FSA to fine two banks for poor complaint handling

Source: Financial Services Authority

The Financial Services Authority (FSA) is taking tough action after finding weaknesses in five banks handling of customer complaints.

As a result of the review, five banks are undertaking major changes to the way they deal with complaints and two of the five banks have been referred to enforcement for further investigation.

The review looked at several banking groups responsible for over 70% of the complaints firms receive and report to the FSA and over 60% of those resolved by the Financial Ombudsman Service (FOS).

It found poor standards of complaint handling within most of the banks assessed, including:

* A lack of senior management engagement and accountability for the delivery of fair complaint handling;
* Poorly designed staff incentive schemes that made branch staff reluctant to pay redress to customers, even in situations where the bank was at fault;
* Poor quality complaint handling by staff in branches and general call-centres leading to inadequate investigations, poor decision making as to the outcome of the complaint and unsatisfactory correspondence with customers;
* Complaint handling procedures that led to staff issuing multiple, repetitive responses to customers, forcing them to restate their complaint a number of times in the face of ongoing negative responses from the bank;
* The failure of banks to learn from previous complaints and to make changes to prevent similar complaints arising in the future.

Importantly, the FSA did find examples of good and compliant practices in parts of some of the banking groups assessed. This demonstrates it is possible for banks to handle high volumes of complaints and deliver fair outcomes for consumers.

Dan Waters, the FSA's director of conduct risk, said:

"A culture of fair complaint handling is an important indicator of whether a firm is committed to treating its customers fairly. It is vital that customers know that if something goes wrong, their complaint will be deal with in a reasonable way and that they will get a fair outcome.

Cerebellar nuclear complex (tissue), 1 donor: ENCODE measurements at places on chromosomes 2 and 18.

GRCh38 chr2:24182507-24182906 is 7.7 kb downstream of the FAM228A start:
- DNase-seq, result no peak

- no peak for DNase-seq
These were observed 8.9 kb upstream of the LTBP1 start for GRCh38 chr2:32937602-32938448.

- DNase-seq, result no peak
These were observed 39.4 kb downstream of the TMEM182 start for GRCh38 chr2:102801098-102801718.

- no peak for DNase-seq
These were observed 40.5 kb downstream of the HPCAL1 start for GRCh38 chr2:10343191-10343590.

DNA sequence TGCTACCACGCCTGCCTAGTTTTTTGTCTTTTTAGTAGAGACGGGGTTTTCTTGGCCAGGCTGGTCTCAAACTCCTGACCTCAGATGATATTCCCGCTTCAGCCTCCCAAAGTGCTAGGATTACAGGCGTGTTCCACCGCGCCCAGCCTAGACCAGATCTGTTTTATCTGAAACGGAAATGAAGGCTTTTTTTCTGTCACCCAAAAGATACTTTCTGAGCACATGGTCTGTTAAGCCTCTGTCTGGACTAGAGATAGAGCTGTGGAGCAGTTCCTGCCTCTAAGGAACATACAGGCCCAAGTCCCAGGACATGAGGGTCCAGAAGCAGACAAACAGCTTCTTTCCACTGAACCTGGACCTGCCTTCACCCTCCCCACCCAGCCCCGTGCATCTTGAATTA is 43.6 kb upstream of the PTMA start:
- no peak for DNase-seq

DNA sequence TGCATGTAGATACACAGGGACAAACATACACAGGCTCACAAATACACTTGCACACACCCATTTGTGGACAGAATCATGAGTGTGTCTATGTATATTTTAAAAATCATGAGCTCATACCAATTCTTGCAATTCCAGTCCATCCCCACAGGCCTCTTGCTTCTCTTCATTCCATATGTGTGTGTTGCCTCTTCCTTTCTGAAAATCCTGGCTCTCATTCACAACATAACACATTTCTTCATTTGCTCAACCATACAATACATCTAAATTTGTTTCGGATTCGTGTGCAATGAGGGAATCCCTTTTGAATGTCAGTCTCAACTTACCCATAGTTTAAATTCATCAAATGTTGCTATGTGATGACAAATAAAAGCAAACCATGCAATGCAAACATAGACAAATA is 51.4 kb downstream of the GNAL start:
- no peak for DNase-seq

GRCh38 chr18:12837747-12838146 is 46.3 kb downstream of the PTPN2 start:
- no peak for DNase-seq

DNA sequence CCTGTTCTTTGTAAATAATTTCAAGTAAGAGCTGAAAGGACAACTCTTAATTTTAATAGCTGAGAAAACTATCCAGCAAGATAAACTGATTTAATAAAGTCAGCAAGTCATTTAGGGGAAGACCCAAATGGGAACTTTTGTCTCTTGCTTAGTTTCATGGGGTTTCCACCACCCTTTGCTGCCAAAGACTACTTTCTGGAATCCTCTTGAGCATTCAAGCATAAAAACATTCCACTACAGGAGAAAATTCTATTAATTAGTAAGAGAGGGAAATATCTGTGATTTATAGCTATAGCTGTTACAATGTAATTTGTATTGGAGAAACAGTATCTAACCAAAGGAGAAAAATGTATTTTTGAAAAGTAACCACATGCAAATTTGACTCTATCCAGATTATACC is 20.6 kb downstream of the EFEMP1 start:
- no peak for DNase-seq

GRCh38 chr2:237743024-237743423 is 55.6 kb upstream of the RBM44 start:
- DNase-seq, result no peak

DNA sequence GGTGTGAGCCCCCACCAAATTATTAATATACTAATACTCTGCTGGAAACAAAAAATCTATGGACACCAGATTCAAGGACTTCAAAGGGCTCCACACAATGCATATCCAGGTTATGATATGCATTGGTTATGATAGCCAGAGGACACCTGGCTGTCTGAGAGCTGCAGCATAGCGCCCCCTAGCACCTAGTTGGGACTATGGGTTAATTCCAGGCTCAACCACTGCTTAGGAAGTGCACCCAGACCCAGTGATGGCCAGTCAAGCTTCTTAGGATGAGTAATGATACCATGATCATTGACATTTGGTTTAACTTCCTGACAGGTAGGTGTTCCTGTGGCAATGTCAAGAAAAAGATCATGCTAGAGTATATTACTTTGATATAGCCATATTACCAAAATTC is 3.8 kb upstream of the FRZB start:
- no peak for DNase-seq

"While we found some good practice, there is clearly evidence of unacceptablf unaf unacceptable standards of complaints handling in banks. Delivering change in this area is a major priority and we are determined to use all the tools available to us to ensure that banks comply with our rules."

To assist all firms in meeting its requirements, the FSA has published a complaints handling file review template, which firms may wish to use to help them assess if their complaint handling is achieving fair outcomes for customers.

The FSA is also reviewing whether it needs to make changes to its existing rules on complaint handling and will be publishing its proposals in the third quarter of this year.

Comments: (2)

A Finextra member
A Finextra member 29 April, 2010, 09:38Be the first to give this comment the thumbs up 0 likes

No naming and shaming?  I want to know which banks were bad.

Paul Penrose
Paul Penrose - Finextra - London 30 April, 2010, 09:50Be the first to give this comment the thumbs up 0 likes

The FSA isn't saying, but word on the street is that Royal Bank of Scotland and Lloyds Banking Group are the two banks in the firing line.